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Oral Arguments
Conclude: The Wait Begins

Oral Arguments
Conclude: The Wait Begins

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Emotions ran high Thursday when the California supreme court heard oral arguments on whether to uphold the state's voter-passed initiative Proposition 8.

Emotions ran high Thursday when the California supreme court heard oral arguments on whether to uphold the state's voter-passed initiative Proposition 8.

Though it's highly unlikely the court will issue any sort of decision Thursday -- the court has 90 days to rule on Prop. 8 -- the supreme court has already gone to work on a draft of its decision. Oral arguments will likely result in changes to the draft, but chances are slim that they will actually affect the outcome.

The pressure was on from both sides of the marriage battle. Moments after Prop. 8 passed at the polls last November, Lambda Legal, together with the National Center for Lesbian Rights and the American Civil Liberties Union, filed a lawsuit challenging the validity of the proposition. Two other suits were filed that same day -- lawyer Gloria Allred filed on behalf of a Los Angeles couple seeking to get married and on behalf of Robin Tyler and Diane Olsen, the first couple to marry in Los Angeles County. San Francisco and Los Angeles counties also filed a legal challenge to Prop. 8.

The groups argue that Prop. 8, which was a citizen-driven initiative, is invalid because it improperly attempts to undermine the California constitution's core commitment to equality and deprives the courts of their essential role in protecting the rights of minorities. According to the constitution's text, such changes can only be pursued, if at all, through the constitutional revision process, not through an initiative.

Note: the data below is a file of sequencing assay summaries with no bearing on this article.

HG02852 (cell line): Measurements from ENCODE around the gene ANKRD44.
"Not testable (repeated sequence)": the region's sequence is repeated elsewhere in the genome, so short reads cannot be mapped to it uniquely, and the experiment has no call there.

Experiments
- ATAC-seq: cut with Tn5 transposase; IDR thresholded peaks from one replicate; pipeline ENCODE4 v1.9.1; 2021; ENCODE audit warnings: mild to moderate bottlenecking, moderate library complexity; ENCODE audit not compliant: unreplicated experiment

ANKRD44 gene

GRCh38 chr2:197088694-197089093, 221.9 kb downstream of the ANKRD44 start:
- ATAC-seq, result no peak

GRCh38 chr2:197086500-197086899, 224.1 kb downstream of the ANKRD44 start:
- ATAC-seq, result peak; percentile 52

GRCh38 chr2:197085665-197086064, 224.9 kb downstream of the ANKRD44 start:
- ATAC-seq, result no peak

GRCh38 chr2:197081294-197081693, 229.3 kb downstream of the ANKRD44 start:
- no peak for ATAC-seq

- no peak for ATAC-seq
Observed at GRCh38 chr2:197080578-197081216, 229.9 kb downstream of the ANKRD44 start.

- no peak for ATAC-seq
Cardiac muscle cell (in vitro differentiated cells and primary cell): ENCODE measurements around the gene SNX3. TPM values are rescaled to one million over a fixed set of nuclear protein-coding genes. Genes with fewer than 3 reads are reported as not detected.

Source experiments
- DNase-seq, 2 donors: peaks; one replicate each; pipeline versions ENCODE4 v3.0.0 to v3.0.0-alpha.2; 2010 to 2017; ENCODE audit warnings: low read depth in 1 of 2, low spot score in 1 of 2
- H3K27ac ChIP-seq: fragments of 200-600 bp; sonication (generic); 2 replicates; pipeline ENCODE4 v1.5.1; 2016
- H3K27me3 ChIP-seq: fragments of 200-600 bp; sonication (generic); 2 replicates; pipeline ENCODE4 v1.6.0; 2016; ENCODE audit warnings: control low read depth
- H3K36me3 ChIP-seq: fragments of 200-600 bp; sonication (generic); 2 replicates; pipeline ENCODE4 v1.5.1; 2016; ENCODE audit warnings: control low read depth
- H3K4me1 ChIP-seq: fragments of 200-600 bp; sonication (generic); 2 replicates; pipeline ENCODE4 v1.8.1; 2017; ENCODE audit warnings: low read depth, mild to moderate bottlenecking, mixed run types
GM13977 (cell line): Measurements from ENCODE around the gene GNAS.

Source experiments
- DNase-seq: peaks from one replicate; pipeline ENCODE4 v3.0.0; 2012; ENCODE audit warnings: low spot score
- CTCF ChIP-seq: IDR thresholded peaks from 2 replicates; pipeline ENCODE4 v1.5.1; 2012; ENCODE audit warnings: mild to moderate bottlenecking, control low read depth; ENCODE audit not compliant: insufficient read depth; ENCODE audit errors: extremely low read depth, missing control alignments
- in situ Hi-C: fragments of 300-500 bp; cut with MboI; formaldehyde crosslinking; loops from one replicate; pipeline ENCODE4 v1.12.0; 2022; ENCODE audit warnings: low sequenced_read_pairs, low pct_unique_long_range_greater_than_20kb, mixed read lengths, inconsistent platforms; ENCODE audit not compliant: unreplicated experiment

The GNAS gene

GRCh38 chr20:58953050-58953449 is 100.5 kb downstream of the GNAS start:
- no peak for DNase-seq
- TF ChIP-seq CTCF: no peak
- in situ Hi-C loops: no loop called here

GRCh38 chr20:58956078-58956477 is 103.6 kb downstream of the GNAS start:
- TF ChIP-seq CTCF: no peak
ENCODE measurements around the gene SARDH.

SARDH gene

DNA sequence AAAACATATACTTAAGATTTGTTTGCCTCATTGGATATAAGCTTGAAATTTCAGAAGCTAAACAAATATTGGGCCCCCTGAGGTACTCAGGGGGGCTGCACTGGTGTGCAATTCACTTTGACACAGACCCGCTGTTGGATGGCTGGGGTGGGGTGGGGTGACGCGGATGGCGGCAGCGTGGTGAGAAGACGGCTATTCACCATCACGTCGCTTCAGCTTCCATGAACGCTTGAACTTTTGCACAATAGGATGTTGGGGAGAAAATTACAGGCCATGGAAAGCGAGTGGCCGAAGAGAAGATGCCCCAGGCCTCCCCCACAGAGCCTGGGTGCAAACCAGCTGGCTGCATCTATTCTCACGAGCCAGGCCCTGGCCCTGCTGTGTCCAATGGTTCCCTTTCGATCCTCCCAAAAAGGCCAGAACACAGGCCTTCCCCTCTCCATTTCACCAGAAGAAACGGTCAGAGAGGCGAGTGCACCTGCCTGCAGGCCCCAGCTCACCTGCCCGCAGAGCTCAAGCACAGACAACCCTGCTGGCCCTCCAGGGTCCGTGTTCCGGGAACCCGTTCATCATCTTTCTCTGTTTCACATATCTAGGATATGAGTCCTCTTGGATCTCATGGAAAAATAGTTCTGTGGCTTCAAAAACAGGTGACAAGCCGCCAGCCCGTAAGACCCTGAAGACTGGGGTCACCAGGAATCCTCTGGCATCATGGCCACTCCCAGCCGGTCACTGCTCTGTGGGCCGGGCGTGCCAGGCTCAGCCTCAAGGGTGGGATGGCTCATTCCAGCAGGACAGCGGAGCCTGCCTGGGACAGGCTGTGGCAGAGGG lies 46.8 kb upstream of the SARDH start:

Another key player in the fight to overturn Prop. 8 is California attorney general Jerry Brown, who in December asked the California supreme court to declare Proposition 8 invalid, explaining that the ballot measure is fatally defective because the government lacks the compelling grounds necessary to deprive "people of the right to marry, an aspect of liberty that the supreme court has concluded is guaranteed by the California constitution."

Brown's is a different approach to doing away with Prop. 8, one Lambda Legal senior counsel Jenny Pizer says might be harder to prove but, if accepted as a reason to invalidate Prop. 8, would also be tougher to counter.

The California supreme court will also be hearing on Thursday from lawyer Kenneth Starr, who will be arguing that the 18,000 couples who were married before Prop. 8 passed should have their marriages invalidated.

Visit Advocate.com throughout the day on Thursday for up-to-the-minute updates on oral arguments. Watch oral arguments live beginning at 9 a.m. on Thursday, March 5, on the California Channel .

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